What to Read Next: Have Yourself a Narnian Christmas
Issue #309: featuring C. S. Lewis and Patti Callahan
Happy Friday readers!
This week I’m excited to share my re-discovery of one of my all-time favorite book series: The Chronicles of Narnia by C. S. Lewis. Specifically, our household has spent a lot of time with the first published title in the seven-book series, The Lion, the Witch, and the Wardrobe. And, since you know my affinity for bookish backstories, it shouldn’t come as a surprise that I have a Narnian backstory to share as well.
FYI: I’m taking next week off from newsletters, so you’ll see me again on January 2nd with a fun discussion thread.
Let’s jump right in — and Merry Christmas! May you have a very Narnian holiday!
The Lion, the Witch, and the Wardrobe by C. S. Lewis
Published: 1950 | Pages: 185 | Genre: Fiction (Fantasy)
I don’t remember exactly when I first read C. S. Lewis’s Chronicles of Narnia, but I’m pretty sure I was in my early twenties. After that first time, which had a profound impact on me, I read the series again every few years until I was about 30. Then, for any number of reasons, I dropped it for ~6 years and recently dove in again with my oldest kiddos.
Though my 8-year-old wasn’t too interested in the premise (which was a surprise, given his interest in fantasy novels), I convinced him to let me read The Lion, the Witch, and the Wardrobe out loud. Then we watched the 2005 film. And then my 5-year-old grabbed an illustrated, abridged version from her school library. We’ve had a very Narnian holiday season around here!
You never know how books are going to sit with you when you revisit them after a long time away, so I was thrilled to discover that the story is just as great and perhaps even more impactful than when I first read them over 15 years ago. And experiencing Narnia through the eyes of my kiddos has added an extra layer of unadulterated joy to the whole thing.
If you’re unfamiliar: this story follows four siblings who discover a magical land ruled by the White Witch where “it’s always winter but never Christmas.” That’s about to change, though. The children join Aslan (the great lion) and his army in their attempt to overthrow the forces of evil. Along the way, they discover a lot about themselves and some of the basic truths of life.
Though it’s a simple children’s story made up of cobbled-together myths, fairy tales, and fables from around the world, it carries a powerful message no matter your age. In the end, love and courage will always win. Period.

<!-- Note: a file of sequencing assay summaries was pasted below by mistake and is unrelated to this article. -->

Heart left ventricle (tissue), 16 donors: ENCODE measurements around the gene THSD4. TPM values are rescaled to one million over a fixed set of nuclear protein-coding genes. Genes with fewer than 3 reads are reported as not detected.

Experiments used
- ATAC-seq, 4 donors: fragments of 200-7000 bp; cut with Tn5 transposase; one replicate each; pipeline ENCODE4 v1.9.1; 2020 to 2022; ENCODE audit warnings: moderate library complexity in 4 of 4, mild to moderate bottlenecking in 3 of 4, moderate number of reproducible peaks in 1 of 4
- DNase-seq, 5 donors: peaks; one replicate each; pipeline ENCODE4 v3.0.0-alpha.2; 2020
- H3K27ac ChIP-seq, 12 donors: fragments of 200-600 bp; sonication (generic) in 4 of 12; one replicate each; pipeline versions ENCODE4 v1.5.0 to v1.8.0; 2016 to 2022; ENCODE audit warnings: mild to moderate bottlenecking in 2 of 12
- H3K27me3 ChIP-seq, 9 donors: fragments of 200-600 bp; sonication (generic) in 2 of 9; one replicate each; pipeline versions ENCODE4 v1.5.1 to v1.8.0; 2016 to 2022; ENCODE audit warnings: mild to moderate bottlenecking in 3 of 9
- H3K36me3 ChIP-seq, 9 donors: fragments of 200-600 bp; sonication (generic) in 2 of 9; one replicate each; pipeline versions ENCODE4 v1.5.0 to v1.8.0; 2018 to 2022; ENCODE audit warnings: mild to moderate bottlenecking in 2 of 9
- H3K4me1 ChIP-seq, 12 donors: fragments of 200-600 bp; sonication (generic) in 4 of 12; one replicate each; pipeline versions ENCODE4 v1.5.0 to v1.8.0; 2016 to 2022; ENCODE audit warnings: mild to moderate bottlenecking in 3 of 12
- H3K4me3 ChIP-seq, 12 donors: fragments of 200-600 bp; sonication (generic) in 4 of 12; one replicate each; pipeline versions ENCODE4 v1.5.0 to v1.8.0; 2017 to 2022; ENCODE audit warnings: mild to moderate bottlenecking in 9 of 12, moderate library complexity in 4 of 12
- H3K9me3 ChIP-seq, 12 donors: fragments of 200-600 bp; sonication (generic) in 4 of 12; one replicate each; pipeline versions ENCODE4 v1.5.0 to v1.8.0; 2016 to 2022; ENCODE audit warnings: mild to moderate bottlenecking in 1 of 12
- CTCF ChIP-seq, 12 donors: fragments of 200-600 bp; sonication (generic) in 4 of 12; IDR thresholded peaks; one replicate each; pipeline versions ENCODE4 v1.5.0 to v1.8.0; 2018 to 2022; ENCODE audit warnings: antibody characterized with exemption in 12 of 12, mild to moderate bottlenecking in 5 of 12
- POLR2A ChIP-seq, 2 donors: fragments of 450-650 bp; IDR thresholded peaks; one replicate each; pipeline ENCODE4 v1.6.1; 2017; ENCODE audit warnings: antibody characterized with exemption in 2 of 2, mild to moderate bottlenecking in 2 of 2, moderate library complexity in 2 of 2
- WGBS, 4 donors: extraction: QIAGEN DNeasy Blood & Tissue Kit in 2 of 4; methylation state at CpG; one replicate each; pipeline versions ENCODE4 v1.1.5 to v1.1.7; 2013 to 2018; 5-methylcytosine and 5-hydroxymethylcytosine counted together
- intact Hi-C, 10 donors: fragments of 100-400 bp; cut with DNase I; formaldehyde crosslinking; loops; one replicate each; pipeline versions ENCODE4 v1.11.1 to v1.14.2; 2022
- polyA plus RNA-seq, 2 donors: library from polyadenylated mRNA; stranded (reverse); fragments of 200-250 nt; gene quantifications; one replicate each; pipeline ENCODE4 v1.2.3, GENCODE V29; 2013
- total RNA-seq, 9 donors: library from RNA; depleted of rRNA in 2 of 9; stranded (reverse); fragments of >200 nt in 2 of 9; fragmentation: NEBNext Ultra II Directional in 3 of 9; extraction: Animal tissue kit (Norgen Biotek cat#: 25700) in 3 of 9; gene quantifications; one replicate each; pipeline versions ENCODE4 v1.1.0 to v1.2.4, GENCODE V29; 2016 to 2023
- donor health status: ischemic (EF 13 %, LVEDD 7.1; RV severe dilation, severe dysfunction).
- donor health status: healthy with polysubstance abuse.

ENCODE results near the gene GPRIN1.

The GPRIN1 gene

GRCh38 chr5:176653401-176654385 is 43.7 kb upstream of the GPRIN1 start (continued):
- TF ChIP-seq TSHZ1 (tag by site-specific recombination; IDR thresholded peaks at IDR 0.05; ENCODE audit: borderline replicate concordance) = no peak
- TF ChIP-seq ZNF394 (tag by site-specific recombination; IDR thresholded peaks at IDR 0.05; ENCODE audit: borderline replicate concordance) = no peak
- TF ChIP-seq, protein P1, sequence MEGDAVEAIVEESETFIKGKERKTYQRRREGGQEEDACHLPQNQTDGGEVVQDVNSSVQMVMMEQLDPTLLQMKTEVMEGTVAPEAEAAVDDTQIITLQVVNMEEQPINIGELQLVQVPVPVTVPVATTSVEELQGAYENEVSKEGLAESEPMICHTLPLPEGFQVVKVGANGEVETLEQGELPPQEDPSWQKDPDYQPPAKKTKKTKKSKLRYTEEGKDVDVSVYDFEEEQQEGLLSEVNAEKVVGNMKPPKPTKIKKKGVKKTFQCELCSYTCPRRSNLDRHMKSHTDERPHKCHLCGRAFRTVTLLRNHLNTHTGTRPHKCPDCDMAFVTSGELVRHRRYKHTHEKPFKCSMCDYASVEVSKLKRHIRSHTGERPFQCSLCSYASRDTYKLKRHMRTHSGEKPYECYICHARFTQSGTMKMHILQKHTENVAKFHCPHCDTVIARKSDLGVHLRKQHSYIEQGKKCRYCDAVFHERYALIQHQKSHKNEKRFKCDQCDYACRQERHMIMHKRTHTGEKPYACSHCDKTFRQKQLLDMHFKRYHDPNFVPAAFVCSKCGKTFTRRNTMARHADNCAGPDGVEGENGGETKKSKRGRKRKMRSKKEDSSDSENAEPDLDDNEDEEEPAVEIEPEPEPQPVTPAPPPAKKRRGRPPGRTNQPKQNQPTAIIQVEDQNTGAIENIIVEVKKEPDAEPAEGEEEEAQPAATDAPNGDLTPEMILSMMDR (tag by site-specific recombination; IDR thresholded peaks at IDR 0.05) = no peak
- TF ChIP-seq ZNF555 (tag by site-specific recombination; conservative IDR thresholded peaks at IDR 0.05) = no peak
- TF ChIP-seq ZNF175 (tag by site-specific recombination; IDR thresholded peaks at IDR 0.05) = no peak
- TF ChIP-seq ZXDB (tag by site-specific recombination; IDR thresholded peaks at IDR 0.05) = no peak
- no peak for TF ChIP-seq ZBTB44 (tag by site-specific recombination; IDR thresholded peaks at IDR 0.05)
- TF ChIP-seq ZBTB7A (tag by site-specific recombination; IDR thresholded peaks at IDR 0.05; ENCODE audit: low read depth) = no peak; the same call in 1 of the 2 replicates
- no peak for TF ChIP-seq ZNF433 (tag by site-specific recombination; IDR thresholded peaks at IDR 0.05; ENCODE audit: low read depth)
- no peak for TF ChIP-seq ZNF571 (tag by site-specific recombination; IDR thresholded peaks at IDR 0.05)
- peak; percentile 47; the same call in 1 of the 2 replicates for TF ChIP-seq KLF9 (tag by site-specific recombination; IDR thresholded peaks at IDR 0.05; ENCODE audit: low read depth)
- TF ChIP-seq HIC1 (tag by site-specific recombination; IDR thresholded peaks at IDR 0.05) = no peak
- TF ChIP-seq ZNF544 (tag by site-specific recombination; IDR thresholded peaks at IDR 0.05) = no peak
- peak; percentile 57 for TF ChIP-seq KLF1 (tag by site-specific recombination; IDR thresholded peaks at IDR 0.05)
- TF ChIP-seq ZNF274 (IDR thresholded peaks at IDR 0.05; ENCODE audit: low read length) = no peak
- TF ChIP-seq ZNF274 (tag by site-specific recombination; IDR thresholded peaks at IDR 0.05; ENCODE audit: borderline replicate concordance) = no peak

If you’ve never read it, now is the time. If you have read it before, give it a re-read. I’m excited to dive into the other books in the series and certainly won’t be waiting as long to read it again next time. In the words of Peter, the eldest sibling in the story, “Narnia forever!”
Once Upon A Wardrobe by Patti Callahan
“The way stories change us can’t be explained. It can only be felt.”
Published: 2021 | Pages: 278 | Genre: Fiction (Historical)
In this heartwarming story, historical fiction author Patti Callahan explores the origins of Narnia. Where did the famous story come from? Which experiences in Clive Staples Lewis’s life led to the magic of that place? As with all historical fiction, she gives us a blend of the real and the imagined, which can sometimes help us get to the Truth of a thing much better than facts alone.
Our fictional protagonist is Oxford student Megs Devonshire. She’s brilliant with numbers and equations and someday wants to solve the great mysteries of physics. She leans on things that can be readily explained, except in one case: her younger brother, George, has a heart condition and doesn’t have long to live. George becomes captivated by a brand-new book called The Lion, the Witch, and the Wardrobe and begs his older sister to find out where Narnia came from.
Megs soon finds herself in the company of Jack (the name that C. S. most often went by) and his brother Warnie. She’s looking for concrete answers about Narnia’s origins, and they instead offer her stories in return.
Ultimately, Callahan’s narrative is a celebration of storytelling — how it unexplainably moves us and shapes us and doesn’t need to be tied to anything reasonable or rational.
Sure, this book is a little hokey compared to what I generally prefer, but it’s always charming and never overly sentimental. The pages flew by and Callahan’s love for Narnia was obvious from the start. That shared connection between author and reader almost guaranteed that I would enjoy this book. If you’re also a fan of Narnia, Once Upon a Wardrobe is worth reading.
Thanks so much for all your reading and support this year! I so appreciate your time and attention. See ya in 2024!